On what was to become my final night as a gay man, I was willing to risk everything one last time. My quest for acceptance, love, and manhood remained entirely and hopelessly incomplete. I ended almost exactly where I began; I stood at nearly the same point in space – ten years later. But I was still scared. As for the boy, he never left me. Being gay, and having sex with men, didn’t make him into a man. He was still searching and he took me along for the ride. Except my body was breaking down. Early that morning, I would stumble half-dazed from a gay sex-club. I collapsed into the gutter. I vomited blood and the violent stomach contractions caused my colon to completely empty its contents. I reached into my underwear – I was bleeding internally. My life was streaming out from both ends. Where I thought there existed a doorway into the sublime, I had kicked-open the gaping passageway to death. This was my final humiliation. If heaven meant some sort of afterlife and hell was an immediate and everlasting conclusion to this torture, I chose damnation.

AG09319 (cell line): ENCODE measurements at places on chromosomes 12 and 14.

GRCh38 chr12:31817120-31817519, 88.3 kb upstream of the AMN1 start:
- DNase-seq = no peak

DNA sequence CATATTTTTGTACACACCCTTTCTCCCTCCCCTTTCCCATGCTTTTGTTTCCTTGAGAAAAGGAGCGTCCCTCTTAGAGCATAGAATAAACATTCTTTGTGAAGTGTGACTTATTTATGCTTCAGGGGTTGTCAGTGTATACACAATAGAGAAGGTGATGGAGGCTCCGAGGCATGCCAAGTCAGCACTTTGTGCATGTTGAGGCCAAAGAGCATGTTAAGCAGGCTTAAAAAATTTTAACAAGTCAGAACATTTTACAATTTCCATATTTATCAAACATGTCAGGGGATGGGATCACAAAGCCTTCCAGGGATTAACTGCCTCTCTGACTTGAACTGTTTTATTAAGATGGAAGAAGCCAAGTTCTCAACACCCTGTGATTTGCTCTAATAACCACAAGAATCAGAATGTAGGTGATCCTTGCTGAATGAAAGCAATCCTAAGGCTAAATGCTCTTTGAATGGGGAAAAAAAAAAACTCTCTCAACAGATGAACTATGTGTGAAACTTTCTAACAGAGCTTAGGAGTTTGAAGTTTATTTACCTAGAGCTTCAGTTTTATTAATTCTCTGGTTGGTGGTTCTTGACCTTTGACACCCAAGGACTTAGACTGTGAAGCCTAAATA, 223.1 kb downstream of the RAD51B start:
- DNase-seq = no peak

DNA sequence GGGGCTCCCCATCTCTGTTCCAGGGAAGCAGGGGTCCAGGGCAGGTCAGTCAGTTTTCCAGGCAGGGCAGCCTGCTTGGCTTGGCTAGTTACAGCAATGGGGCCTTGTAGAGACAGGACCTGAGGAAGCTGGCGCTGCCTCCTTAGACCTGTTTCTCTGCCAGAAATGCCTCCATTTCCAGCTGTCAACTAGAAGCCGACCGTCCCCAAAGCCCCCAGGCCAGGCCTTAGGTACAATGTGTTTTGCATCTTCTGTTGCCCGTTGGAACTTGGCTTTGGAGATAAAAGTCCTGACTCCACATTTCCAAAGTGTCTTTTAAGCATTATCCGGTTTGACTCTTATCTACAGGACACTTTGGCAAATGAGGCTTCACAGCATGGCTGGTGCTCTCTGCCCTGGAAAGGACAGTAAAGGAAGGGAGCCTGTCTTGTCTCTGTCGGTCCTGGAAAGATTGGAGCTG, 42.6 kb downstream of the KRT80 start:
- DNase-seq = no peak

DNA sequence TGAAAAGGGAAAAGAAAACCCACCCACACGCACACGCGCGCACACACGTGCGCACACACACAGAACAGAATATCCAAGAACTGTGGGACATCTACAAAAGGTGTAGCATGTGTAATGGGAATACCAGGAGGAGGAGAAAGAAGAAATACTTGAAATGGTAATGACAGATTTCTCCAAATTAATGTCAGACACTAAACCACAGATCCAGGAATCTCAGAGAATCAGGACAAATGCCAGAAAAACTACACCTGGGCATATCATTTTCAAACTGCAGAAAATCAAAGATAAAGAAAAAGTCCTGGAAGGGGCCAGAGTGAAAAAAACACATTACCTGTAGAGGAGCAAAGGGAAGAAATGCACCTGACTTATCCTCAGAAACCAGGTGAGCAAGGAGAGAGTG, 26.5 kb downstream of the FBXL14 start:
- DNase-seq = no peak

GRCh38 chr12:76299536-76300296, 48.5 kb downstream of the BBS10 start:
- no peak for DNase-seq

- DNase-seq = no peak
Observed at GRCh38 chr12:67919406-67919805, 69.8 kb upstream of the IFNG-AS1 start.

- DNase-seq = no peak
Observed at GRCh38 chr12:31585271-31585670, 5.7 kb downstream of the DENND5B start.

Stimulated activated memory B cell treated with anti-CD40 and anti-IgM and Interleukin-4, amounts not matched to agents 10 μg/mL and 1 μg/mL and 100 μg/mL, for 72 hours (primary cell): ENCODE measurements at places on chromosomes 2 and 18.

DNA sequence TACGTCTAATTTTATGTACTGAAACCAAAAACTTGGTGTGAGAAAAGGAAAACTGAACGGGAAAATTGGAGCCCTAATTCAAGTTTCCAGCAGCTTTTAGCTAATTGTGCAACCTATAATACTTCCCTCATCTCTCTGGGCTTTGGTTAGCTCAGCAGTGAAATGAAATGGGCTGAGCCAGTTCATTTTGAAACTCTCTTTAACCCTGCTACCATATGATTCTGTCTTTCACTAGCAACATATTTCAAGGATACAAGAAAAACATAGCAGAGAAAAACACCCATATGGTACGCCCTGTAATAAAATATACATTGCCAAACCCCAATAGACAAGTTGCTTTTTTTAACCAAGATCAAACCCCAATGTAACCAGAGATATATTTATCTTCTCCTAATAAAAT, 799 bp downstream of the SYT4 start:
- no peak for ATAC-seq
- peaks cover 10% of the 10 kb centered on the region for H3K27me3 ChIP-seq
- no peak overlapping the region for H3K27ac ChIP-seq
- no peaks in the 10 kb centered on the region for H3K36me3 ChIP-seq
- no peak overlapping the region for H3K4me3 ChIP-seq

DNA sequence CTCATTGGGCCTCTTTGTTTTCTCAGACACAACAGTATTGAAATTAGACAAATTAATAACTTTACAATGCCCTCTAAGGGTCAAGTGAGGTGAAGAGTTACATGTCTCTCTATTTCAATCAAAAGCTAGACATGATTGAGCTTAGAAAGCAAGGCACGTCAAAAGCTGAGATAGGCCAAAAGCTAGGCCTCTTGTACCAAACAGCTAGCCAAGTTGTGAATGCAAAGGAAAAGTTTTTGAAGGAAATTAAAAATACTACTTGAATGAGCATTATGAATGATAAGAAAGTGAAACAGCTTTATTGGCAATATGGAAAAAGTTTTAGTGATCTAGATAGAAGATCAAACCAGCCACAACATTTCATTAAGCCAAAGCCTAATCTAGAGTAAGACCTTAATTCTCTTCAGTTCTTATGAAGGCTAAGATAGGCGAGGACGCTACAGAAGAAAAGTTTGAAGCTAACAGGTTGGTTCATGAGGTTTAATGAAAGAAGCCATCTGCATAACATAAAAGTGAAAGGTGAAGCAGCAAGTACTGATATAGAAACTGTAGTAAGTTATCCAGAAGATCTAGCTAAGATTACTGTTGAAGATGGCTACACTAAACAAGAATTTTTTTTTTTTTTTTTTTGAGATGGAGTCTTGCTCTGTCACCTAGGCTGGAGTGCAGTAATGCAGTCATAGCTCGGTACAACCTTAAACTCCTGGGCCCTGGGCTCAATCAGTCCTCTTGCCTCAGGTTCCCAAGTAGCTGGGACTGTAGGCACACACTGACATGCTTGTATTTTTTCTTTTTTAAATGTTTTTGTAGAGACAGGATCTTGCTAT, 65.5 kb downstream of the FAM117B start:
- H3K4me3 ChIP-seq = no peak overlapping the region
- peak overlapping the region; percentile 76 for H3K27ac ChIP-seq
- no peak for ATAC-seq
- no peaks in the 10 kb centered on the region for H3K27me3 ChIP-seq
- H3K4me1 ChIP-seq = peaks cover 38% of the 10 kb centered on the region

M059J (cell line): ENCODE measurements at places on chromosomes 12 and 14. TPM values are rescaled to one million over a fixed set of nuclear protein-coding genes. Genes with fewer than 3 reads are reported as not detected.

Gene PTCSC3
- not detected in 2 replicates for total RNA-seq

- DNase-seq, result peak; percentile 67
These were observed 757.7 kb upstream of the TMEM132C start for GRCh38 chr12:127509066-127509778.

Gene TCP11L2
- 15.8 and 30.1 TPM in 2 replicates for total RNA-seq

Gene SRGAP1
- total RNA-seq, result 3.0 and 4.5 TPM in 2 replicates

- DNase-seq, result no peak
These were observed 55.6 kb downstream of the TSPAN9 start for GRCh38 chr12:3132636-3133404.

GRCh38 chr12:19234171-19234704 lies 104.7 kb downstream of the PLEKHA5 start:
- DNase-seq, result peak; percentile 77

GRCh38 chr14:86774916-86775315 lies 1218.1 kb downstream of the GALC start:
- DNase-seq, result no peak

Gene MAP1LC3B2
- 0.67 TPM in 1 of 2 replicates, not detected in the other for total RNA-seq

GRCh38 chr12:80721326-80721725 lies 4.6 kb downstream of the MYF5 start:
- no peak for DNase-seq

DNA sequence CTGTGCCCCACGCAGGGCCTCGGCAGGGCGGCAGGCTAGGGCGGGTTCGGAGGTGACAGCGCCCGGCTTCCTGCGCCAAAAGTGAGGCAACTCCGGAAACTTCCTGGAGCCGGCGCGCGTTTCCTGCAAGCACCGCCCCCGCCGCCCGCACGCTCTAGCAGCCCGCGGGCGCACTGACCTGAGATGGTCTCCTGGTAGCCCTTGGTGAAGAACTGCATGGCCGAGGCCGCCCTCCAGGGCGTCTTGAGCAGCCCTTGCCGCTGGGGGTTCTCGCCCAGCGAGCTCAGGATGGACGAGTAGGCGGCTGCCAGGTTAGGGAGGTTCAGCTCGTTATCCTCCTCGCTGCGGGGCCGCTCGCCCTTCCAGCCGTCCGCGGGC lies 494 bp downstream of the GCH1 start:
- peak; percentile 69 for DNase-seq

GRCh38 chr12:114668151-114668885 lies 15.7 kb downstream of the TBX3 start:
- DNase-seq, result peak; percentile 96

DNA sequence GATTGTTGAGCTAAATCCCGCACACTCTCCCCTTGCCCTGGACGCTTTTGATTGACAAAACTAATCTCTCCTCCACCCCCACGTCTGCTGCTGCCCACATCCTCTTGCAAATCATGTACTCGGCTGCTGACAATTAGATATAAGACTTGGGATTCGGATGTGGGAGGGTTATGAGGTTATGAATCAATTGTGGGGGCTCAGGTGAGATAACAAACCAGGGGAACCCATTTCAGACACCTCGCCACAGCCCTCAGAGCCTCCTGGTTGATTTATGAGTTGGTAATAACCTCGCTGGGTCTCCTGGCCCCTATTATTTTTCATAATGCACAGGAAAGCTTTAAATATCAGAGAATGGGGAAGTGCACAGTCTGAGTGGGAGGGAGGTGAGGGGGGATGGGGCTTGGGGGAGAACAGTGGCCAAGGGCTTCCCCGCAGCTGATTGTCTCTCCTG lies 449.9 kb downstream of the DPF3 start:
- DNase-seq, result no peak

Joseph got up that day. And he walked away from the homosexual relations that nearly killed him. He was healed spiritually in a manner that reveals yet again that we are never too far gone for God to redeem us, never too lost that He won’t find us when we seek Him. But the scars of those years of rebellion to God remain, and bear witness to why you and I must never be silent:
But as the years pass by, my health problems are compounded; I feel old. The few friends that survived our previous existence are all similarly plagued. We accompany each other to doctor visits and continually send get well cards and have healing Masses said for one another. Our quest for love came to an end in unrealized dreams, damaged bodies, and the graves of the dead.
Christians, this should be our call to arms. If Christ lives in us, we must take action, caring nothing of what fools may say of us or of our motivations. We must reach, minister, love, and lead in boldness.